At least we have you, Mike, whose multiple daily posts stand well above the political fray and serve to unite the community. Thank you.

Mike

The Douglas County COVID-19 Response Team reported 4 new coronavirus cases today. 80 test results were received today giving a one day positive test rate of 5%.

The Douglas County COVID-19 Response Team has reported 9 coronavirus cases over the past week and the 7-day positive test rate jumped to 1.7%.

The six counties surrounding Douglas County reported 31 new coronavirus cases today. There have been a total of 194 cases and 1 death in the six counties surrounding Douglas County over the past week.

The Oregon Health Authority reported 190 new coronavirus cases and 5 more deaths today. Today’s 7-day positive test rate for Oregon declined to 4.9%.

Mike

Throughout much of the coronavirus crisis, Americans who were in close contact with infected people received some straightforward guidance: get tested, regardless of symptoms. This week, those recommendations changed.

The Centers for Disease Control and Prevention quietly tweaked its guidance on COVID-19 testing Monday, making a change that could result in fewer people being tested and hinder contact tracing efforts. The guidance now states that healthy people who have been exposed to COVID-19 "do not necessarily need a test," as long as they don't have symptoms. That's a reversal from previous advice that clearly recommended testing for all close contacts of infected individuals, regardless of whether they had symptoms.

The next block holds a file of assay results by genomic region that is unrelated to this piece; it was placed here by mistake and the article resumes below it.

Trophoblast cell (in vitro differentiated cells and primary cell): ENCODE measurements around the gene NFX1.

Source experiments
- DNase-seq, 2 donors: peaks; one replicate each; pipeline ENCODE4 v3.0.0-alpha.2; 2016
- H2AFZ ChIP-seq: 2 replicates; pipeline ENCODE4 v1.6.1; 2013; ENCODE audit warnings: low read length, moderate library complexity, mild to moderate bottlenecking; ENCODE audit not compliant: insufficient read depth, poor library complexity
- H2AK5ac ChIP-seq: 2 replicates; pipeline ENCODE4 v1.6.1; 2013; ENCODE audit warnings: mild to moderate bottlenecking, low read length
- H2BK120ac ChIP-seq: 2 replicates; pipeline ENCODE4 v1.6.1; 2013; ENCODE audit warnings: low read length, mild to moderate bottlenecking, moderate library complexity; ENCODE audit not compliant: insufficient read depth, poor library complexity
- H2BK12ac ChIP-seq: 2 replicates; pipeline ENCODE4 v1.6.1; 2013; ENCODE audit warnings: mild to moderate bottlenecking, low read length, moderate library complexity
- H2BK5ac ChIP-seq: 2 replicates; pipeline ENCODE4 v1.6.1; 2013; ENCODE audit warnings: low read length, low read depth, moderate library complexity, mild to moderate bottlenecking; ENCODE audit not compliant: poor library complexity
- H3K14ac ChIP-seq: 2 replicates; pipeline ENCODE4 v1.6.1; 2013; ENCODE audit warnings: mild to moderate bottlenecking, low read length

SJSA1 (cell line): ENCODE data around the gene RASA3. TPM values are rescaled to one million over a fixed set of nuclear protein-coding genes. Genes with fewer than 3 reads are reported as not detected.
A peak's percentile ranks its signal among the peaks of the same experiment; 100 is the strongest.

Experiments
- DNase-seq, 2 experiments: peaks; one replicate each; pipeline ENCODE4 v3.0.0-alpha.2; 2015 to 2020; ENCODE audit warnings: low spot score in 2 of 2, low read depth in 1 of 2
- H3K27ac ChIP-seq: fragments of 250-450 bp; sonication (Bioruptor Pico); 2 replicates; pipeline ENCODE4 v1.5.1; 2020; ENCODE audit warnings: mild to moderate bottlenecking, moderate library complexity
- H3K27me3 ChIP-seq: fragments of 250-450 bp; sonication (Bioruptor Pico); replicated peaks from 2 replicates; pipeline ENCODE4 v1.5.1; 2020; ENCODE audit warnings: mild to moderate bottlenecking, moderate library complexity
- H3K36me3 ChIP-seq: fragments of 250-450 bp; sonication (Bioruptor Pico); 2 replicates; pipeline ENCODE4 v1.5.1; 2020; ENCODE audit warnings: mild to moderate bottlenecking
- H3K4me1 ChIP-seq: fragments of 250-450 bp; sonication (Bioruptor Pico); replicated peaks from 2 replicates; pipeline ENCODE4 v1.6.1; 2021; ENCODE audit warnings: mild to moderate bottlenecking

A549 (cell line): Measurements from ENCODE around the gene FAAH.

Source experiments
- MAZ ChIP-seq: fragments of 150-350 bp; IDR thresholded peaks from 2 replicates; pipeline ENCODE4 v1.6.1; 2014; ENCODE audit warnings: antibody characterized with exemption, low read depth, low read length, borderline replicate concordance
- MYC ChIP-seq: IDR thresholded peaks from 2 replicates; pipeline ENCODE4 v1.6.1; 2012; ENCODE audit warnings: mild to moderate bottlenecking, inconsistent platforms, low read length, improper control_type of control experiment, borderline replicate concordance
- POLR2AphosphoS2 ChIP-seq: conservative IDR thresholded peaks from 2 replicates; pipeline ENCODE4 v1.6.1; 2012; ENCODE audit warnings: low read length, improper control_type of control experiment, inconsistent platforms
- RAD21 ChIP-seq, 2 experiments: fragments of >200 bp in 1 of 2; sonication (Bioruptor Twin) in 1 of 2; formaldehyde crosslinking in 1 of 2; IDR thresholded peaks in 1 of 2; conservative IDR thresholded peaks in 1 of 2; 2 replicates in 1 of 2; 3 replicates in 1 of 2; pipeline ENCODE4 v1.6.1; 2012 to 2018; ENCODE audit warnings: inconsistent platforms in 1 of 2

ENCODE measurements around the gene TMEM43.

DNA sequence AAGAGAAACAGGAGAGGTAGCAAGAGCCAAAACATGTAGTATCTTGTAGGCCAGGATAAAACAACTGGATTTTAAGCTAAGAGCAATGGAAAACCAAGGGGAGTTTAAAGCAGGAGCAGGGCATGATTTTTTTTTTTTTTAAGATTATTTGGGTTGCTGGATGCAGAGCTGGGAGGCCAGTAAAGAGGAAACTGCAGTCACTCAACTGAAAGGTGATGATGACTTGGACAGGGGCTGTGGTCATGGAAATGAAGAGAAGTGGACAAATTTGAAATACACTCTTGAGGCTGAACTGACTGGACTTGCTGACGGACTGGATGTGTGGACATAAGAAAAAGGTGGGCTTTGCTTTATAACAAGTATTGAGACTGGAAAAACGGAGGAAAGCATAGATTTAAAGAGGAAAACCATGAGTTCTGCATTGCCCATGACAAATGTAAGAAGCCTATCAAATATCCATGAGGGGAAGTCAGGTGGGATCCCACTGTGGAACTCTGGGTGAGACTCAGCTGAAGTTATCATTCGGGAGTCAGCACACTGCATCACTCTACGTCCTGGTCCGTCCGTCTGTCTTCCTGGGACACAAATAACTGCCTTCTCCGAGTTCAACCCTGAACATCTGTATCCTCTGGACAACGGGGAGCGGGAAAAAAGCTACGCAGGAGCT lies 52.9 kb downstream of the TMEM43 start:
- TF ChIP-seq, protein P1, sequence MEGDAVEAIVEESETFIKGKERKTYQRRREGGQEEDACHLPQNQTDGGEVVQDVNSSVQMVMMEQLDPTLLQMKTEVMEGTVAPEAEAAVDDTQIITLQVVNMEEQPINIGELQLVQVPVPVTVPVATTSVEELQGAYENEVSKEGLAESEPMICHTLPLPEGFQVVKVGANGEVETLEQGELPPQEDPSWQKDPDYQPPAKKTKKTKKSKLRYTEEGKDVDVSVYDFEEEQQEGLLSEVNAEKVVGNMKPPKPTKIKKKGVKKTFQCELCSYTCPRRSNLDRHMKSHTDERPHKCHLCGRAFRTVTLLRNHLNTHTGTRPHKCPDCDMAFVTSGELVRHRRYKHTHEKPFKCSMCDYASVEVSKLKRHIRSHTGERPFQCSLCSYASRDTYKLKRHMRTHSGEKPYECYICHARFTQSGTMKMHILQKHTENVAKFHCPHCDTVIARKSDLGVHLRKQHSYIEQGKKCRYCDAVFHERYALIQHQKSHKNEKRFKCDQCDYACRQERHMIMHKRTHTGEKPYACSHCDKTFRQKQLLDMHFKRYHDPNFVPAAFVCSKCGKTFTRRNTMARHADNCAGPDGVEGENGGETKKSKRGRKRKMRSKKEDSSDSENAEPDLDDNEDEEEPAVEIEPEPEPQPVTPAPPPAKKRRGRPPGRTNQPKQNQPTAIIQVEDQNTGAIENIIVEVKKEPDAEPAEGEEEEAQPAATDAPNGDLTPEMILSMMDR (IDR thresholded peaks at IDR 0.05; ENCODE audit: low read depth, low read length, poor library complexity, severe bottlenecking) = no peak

A New York Times article reported, "Two federal health officials said the shift came as a directive to the C.D.C. from higher-ups at the White House and the Department of Health and Human Services." If this is accurate, it suggests key decisions on matters of public health are being decided by Team Trump, not scientific experts at the CDC. It comes against a backdrop in which Donald Trump personally boasted to a group of supporters in June, "When you do testing to that extent, you're going to find more people, you're going to find more cases, so I said to my people, 'Slow the testing down, please.'" In other words, Trump called for less coronavirus testing, and now the CDC has issued guidance that would discourage testing, even among Americans who've been in close contact with the infected.

And now we find out Douglas County hasn’t been following CDC’s previous guidance anyways, which is why Douglas County ranks 7th from last in testing in the state. The FDA, FBI, Post Office, Military, Secretary of State, Attorney General and now the CDC have all become political weapons of President Trump. The lives and safety of us Americans are mere afterthoughts.